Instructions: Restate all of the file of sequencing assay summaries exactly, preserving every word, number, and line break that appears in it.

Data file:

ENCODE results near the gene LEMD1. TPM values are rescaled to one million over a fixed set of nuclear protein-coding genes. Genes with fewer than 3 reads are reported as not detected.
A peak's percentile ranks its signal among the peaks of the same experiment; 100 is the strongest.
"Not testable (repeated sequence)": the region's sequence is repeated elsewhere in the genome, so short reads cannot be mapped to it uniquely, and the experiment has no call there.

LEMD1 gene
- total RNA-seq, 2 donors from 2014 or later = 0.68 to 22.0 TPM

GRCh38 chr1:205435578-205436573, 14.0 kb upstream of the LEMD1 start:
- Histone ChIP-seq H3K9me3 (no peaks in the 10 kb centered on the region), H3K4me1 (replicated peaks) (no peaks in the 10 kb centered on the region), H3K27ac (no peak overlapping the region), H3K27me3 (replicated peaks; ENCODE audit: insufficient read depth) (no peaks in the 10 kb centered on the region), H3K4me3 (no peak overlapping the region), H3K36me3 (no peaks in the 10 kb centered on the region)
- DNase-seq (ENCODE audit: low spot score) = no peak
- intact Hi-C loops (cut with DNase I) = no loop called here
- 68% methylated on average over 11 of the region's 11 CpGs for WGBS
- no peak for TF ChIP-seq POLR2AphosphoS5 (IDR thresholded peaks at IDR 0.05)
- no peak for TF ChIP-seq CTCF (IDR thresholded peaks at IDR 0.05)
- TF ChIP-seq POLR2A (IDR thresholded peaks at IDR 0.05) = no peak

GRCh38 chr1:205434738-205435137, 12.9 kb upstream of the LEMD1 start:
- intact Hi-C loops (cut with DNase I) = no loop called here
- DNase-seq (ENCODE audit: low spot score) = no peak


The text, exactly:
ENCODE results near the gene LEMD1. TPM values are rescaled to one million over a fixed set of nuclear protein-coding genes. Genes with fewer than 3 reads are reported as not detected.
A peak's percentile ranks its signal among the peaks of the same experiment; 100 is the strongest.
"Not testable (repeated sequence)": the region's sequence is repeated elsewhere in the genome, so short reads cannot be mapped to it uniquely, and the experiment has no call there.

LEMD1 gene
- total RNA-seq, 2 donors from 2014 or later = 0.68 to 22.0 TPM

GRCh38 chr1:205435578-205436573, 14.0 kb upstream of the LEMD1 start:
- Histone ChIP-seq H3K9me3 (no peaks in the 10 kb centered on the region), H3K4me1 (replicated peaks) (no peaks in the 10 kb centered on the region), H3K27ac (no peak overlapping the region), H3K27me3 (replicated peaks; ENCODE audit: insufficient read depth) (no peaks in the 10 kb centered on the region), H3K4me3 (no peak overlapping the region), H3K36me3 (no peaks in the 10 kb centered on the region)
- DNase-seq (ENCODE audit: low spot score) = no peak
- intact Hi-C loops (cut with DNase I) = no loop called here
- 68% methylated on average over 11 of the region's 11 CpGs for WGBS
- no peak for TF ChIP-seq POLR2AphosphoS5 (IDR thresholded peaks at IDR 0.05)
- no peak for TF ChIP-seq CTCF (IDR thresholded peaks at IDR 0.05)
- TF ChIP-seq POLR2A (IDR thresholded peaks at IDR 0.05) = no peak

GRCh38 chr1:205434738-205435137, 12.9 kb upstream of the LEMD1 start:
- intact Hi-C loops (cut with DNase I) = no loop called here
- DNase-seq (ENCODE audit: low spot score) = no peak